after the 2 second starting interval. The three weeks
of extra life you get from the monitor, gives you
time to order a new monitor :) Even with a reduced
intensity setting, the setup is only going to run
for another three weeks. It'll eventually die again.

If you want to replace an inverter, the ones for sale
on the Internet are relatively expensive. If someone
wants $70 for an inverter board, you know the company
making the monitor didn't pay $70 for theirs. They probably
paid around $5 for it. It's too bad the monitor company
themselves didn't stock replacements and sell them
at a more reasonable price.

The inverter and CCFL tube, should be matched. The inverter
has an operating curve. The inverter also has overload
protection. And the overload protection is what trips and
makes the screen go dark. (The inverter provides about
700-1000VAC at 3 milliamps. Somewhere around 3 watts per lamp.)

Larger LCD screens, use multiple CCFL lamps. And some
inverter boards, power multiple tubes. So for example,
if you had an LCD TV with 16 CCFL tubes, maybe you find
four inverter boards with quad connectors.

I just found an application note on this stuff. And while
it doesn't delve into things end users might care about,
it does show just how sensitive the design of this
stuff is. Many companies may try their hand at this
stuff, but not get the details right, causing premature
failures. This is one of the most meandering application
notes, I've ever seen... And I love how the guy writes
on everything with black marker :)

http://cds.linear.com/docs/Application Note/an65f.pdf

Paul
 
K

Ken Blake

If you want to replace an inverter, the ones for sale
on the Internet are relatively expensive. If someone
wants $70 for an inverter board, you know the company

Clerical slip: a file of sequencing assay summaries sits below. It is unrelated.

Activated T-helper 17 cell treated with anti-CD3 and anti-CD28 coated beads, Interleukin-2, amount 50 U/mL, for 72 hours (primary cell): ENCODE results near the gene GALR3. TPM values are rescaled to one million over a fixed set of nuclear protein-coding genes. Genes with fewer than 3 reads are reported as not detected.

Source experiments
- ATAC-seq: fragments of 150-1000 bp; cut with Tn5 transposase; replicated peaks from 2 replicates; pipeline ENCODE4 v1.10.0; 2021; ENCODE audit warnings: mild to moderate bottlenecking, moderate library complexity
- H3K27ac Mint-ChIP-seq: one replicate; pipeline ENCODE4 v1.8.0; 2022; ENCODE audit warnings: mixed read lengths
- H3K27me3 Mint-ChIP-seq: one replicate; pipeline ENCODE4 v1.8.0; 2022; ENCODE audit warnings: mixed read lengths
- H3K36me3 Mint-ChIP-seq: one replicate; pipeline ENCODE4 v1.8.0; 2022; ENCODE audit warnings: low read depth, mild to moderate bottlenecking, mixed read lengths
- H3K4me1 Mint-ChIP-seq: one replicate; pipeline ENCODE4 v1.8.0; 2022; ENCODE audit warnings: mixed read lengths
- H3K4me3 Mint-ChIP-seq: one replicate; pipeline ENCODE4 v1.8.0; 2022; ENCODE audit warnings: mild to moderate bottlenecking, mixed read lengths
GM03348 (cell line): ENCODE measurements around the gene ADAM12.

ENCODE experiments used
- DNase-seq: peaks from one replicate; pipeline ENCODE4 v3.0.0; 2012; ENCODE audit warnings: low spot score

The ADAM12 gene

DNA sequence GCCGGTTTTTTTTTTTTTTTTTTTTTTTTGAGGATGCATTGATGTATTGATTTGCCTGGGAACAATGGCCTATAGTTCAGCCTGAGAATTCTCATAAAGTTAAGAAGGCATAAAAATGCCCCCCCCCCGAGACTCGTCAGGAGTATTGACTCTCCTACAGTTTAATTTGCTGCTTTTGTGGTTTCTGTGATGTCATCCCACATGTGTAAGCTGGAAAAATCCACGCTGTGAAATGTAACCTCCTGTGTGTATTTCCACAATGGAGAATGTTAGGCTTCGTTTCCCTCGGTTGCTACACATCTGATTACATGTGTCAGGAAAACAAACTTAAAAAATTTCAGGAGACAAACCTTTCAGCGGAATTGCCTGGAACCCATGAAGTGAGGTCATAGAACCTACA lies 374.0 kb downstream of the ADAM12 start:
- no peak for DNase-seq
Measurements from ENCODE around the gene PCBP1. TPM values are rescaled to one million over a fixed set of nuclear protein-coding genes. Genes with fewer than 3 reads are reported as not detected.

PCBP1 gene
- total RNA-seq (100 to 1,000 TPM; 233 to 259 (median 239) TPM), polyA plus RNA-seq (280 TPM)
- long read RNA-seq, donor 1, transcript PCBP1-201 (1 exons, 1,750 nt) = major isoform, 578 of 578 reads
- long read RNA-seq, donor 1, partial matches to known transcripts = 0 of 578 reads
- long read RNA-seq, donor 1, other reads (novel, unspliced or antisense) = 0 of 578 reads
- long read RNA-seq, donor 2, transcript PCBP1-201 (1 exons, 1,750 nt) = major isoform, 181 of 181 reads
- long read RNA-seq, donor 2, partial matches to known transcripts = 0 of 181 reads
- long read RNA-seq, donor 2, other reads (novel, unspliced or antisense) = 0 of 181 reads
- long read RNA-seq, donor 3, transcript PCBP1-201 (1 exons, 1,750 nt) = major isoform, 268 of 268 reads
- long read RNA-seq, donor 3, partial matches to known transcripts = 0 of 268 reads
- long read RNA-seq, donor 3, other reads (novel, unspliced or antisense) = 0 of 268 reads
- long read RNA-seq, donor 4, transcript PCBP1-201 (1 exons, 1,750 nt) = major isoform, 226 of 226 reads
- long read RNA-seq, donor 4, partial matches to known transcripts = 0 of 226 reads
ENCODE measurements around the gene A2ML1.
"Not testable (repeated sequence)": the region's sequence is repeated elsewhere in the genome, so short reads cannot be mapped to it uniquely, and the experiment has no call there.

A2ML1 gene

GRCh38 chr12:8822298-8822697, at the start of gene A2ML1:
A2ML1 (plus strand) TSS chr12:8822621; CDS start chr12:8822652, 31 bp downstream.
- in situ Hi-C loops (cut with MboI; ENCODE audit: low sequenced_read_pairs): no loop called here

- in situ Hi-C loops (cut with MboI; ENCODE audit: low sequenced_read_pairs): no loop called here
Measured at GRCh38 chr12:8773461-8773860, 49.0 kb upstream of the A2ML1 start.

making the monitor didn't pay $70 for theirs. They probably
paid around $5 for it. It's too bad the monitor company
themselves didn't stock replacements and sell them
at a more reasonable price.

$70? A price like that is what I was afraid of. If I had a problem
with one, I'd sooner replace the whole monitor.
 
K

Ken Blake

I decided to be picky, hopefully without offending :)

In fact there are ways of calculating life expectancy for both the
equipment and its owner. QA people and actuaries do that for a living.


Yes, you can come up with statistics. And if you look at a
large-enough sampling, the statistics will be very close to correct.


What we (usually) can't calculate is the actual lifetime of a single
instance of one of the above...

Exactly! You can *not* actually calculate life expectancy for an
individual, whether a monitor or a human.
 
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G

Gene E. Bloch

Yes, you can come up with statistics. And if you look at a
large-enough sampling, the statistics will be very close to correct.


Exactly! You can *not* actually calculate life expectancy for an
individual, whether a monitor or a human.
Au contraire. You *can* calculate the life *expectancy* for an
individual. It is the statistical average for his or her population.

What you *can't* calculate is the actual *lifetime* - i.e., the time of
death - for that individual.

Even that isn't completely true. Here's a gedanken experiment: if I am
standing in front of my unsatisfactory monitor with a sledge hammer and
an attitude, I can state with a high degree of certainty that its life
expectancy is 27 seconds.

You evidently need to consult a definition. Try this:

http://en.wikipedia.org/wiki/Life_expectancy
 
C

Char Jackson

$70? A price like that is what I was afraid of. If I had a problem
with one, I'd sooner replace the whole monitor.
I replaced an inverter on a HP laptop awhile back for about $8. I
didn't realize monitor inverters were so much more expensive.
 
C

charlie

Au contraire. You *can* calculate the life *expectancy* for an
individual. It is the statistical average for his or her population.

What you *can't* calculate is the actual *lifetime* - i.e., the time of
death - for that individual.

Even that isn't completely true. Here's a gedanken experiment: if I am
standing in front of my unsatisfactory monitor with a sledge hammer and
an attitude, I can state with a high degree of certainty that its life
expectancy is 27 seconds.

You evidently need to consult a definition. Try this:

http://en.wikipedia.org/wiki/Life_expectancy
Swinging the hammer a little slow these days? <G>